New Canadian leader vows tax cuts and smaller government

| Wednesday, February 22, 2006

Stephen Harper, now fully vested as the prime minister of Canada following the Jan. 23 election, wants to implement tax cuts and streamline the federal government to reduce waste.

Prime Minister Harper has made some of his agenda known on the government Web site, pm.gc.ca.

The Conservative Party leader also recently named his 26-member Cabinet, which is more streamlined than the Liberal Party that held power for the past 13 years.

“My smaller Cabinet and more streamlined Cabinet structure are designed for work – not for show,” Harper stated. “The team is talented and balanced, reflecting our national diversity. The 26 Ministers are equal members of the team, ensuring equal voices from all regions of Canada. The structure is designed to promote accountable, efficient and effective government – more focus and purpose; less process and cost.”

Harper’s plan to integrate federal infrastructure into the Transportation Department and other agenda items have pleased various sectors of the trucking industry so far.

David Bradley, CEO of the Canadian Trucking Alliance and Ontario Trucking Association, issued this statement in response to Harper’s announcement.

“It seems like a good idea that Infrastructure was brought in under Transport,” Bradley written statement said. “And we are encouraged by the government’s election platform which promises a national highway and border infrastructure plan.”

Joanne Ritchie, executive director of the Owner-Operators’ Business Association of Canada, is also supportive of the new government.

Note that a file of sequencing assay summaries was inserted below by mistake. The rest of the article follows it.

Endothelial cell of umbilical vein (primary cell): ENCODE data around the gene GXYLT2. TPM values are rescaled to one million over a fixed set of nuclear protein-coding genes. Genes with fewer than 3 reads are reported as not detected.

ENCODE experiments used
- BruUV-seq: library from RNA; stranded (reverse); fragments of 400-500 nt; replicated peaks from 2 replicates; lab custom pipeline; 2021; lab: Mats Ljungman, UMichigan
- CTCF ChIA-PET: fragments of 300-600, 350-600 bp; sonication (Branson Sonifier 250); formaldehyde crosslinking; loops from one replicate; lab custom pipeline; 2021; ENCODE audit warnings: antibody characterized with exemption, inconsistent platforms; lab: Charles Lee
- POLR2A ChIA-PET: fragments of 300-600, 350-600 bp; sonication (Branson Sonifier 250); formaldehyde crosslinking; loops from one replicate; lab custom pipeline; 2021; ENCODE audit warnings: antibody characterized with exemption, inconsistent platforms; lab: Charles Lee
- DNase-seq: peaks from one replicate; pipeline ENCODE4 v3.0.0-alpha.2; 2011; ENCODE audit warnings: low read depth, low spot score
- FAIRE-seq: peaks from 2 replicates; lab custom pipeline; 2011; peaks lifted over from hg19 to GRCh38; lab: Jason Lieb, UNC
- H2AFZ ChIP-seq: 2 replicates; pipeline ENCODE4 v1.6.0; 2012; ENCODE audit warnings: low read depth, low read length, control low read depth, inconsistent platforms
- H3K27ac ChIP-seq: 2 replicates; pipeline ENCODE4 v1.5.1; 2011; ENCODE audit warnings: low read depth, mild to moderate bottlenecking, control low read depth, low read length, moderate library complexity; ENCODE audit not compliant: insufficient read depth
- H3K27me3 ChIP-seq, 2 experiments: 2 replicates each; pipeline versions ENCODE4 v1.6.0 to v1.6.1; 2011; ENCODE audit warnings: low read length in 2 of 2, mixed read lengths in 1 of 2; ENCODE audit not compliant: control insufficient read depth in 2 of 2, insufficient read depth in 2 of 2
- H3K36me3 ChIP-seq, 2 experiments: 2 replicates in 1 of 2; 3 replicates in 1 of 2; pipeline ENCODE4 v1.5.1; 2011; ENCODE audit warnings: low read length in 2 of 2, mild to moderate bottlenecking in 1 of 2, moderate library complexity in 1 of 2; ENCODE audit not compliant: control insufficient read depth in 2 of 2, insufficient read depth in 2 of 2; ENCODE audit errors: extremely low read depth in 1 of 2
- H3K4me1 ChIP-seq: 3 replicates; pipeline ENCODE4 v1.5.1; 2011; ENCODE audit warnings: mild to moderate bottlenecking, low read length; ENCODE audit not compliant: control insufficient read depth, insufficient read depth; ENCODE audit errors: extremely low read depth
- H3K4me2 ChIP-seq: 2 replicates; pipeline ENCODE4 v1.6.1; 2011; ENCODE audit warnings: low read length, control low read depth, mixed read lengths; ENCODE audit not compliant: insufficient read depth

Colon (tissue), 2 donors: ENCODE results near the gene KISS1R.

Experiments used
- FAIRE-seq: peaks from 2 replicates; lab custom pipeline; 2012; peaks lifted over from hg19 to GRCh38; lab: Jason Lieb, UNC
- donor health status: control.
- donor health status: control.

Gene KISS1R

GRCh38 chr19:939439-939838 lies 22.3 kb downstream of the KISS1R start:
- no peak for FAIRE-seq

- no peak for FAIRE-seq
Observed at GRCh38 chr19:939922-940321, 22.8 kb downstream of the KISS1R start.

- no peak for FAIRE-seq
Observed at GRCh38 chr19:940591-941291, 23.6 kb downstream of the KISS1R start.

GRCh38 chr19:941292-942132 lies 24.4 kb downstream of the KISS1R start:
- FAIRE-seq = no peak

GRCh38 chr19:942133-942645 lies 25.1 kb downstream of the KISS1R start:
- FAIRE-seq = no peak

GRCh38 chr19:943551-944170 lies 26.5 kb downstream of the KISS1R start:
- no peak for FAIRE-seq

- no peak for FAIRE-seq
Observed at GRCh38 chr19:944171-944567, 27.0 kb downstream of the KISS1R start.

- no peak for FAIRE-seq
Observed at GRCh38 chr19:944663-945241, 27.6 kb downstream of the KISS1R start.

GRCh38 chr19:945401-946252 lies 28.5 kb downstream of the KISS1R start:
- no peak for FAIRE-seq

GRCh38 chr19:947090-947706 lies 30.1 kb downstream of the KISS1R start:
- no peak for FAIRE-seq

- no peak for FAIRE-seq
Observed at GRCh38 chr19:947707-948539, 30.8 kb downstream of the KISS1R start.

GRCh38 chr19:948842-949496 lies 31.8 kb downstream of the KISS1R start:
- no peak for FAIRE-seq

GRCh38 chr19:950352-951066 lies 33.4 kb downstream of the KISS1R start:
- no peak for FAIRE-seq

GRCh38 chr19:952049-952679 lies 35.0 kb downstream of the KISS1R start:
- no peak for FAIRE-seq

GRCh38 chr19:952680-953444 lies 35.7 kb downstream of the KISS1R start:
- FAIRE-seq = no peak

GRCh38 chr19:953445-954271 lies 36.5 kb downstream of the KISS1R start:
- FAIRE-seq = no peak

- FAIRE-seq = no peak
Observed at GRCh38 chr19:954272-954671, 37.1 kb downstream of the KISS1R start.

“One result of the PM’s streamlining is to bring responsibility for infrastructure under the portfolio of the Transport Minister, which may bode well for the development of a national highway policy, something this country has never had,” Ritchie told Land Line.

Communities and Canada Post are also key components of Harper’s Transport Department, designed to link urban, inter-provincial and international infrastructure development.

Formerly in separate departments, Foreign Affairs and International Trade will be integrated under one of Harper’s new ministers. The joint department will oversee and coordinate relations and trade at home and abroad. This could also affect the way people do business internationally.

A lot of the seeds being planted now will take time to bear fruit, but so far, people are interested to see where Harper’s proposed tax cuts will come from.

Harper claims to want to roll back part the federal 7-percent Goods and Services Tax (GST), first adopted in 1991 for all things taxable except exempt items such as milk.

– By David Tanner, staff writer
david_tanner@landlinemag.com

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